• James

Building your own Arduino-based Midi Controller


In the MC6 v2.2 firmware, we added Midi processing capabilities, where you can call presets or switch banks with a simple external Midi controller. If you have got some basic soldering and DIY skills, you could easily build an 8 switch controller to extend the functionalities for your MC6.


What you will need to do is to drill the enclosure and solder the switches to the Arduino board. I will not be going through the full details on how to build the controller here. You could very easily find great information just by googling online. What I will cover here is the components I used as well as sharing the code for this controller.

Micro-controller

For the micro-controller, I chose an Arduino Micro simply because of its small board area and because it has a 9v regulator on-board, which minimizes the number of components I need to solder. There are also through-holes where I can easily solder my wires directly to the board. You could also use an Arduino Uno for this, but IMO it is more suited for prototyping with a breadboard.



Other parts

For the switches, I would go with the SPST soft touch momentary switches. Those are very durable, silent and has little moving parts. The code we wrote for this Midi controller is suited for momentary switches.

The code also has a LED function that turns on a LED for x seconds when any switch is pressed. You can either ignore that or add a LED into your build.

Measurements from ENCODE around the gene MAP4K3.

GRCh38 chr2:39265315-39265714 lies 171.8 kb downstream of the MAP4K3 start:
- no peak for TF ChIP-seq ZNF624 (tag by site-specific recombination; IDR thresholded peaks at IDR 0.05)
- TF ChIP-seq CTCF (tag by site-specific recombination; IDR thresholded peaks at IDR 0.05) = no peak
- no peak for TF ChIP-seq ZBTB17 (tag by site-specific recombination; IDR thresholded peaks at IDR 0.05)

You can easily all the parts from online stores. My favorite place for getting components in small quantity is from Tayda Electronics. If you are in the US, you could get your stuff from Mammoth Electronics as well. Check them out!

You will also need a DIN5 Midi Jack, likely a mounted on piece like in the image below. The screw size required is M3. You can find them from online distributors like Element14 (or Farnell) or Mouser, although there might be a minimum order you need to fulfill.


Wiring

Each SPST switch has 2 lugs. The soldering you will need to do is simply connecting one lug to ground and another lug to an I/O port on the Arduino board. You'll also need to solder the + and - from the 9v input. Vin connects to + and Grd connects to -.

You also need to wire the Serial pins from the Arduino Board to the DIN5 Jack. There are Tx and Rx pins on the Arduino Board. Tx is a Transmit pin while Rx is a Receive pin. You can see the labels on the Micro and Uno. Add a 220ohm resistor between a 5v source and Pin4 on the DIN5 jack. You can get the 5v power from the Arduino board itself. Be sure to use the 5v pin instead of the 9v pin! Pin5 on the DIN5 jack simply connects to the Tx pin on the Arduino.


Schematic from http://www.tigoe.com/

Midi Messages for the MC6

Here are the messages that the MC6 will respond to, and the functions that can be controlled:

1. PC#0 - PC#29: Jump to Bank 1 to Bank 30

2. CC#0: Bank Down

3. CC#1: Bank Up

4. CC#10 - CC#15 to activate Presets A - F

5. CC#16 - CC#21 to activate Presets G - L

Code

The Arduino code for this project can be viewed here.

The code simply reads each switch (with a debounce function) and then sends a pre-defined programmed message when a switch is pressed. In the code, we have set it up to control the bank up/down functions as well as to call presets G - L on each switch.

Uses

With this controller, you can now have dedicated bank up/down buttons, as well as 6 extra buttons to all Presets G - L. That gives you a total of 12 presets per bank with the MC6!

Cost breakdown (in USD)

Arduino Micro - $19.80 from Arduino Webstore

8 x SPST Soft Touch switches - $15.92 from Tayda Electronics

Din5 Midi Jack - $2 from Element14

1032L Enclosure - $12.90 from Mammoth Electronics

Misc items like LED, resistor, 9VDC Jack and wires - $3

Total cost: About $50

Please feel free to leave us any feedback or questions!

#midicontroller #diy #tutorial

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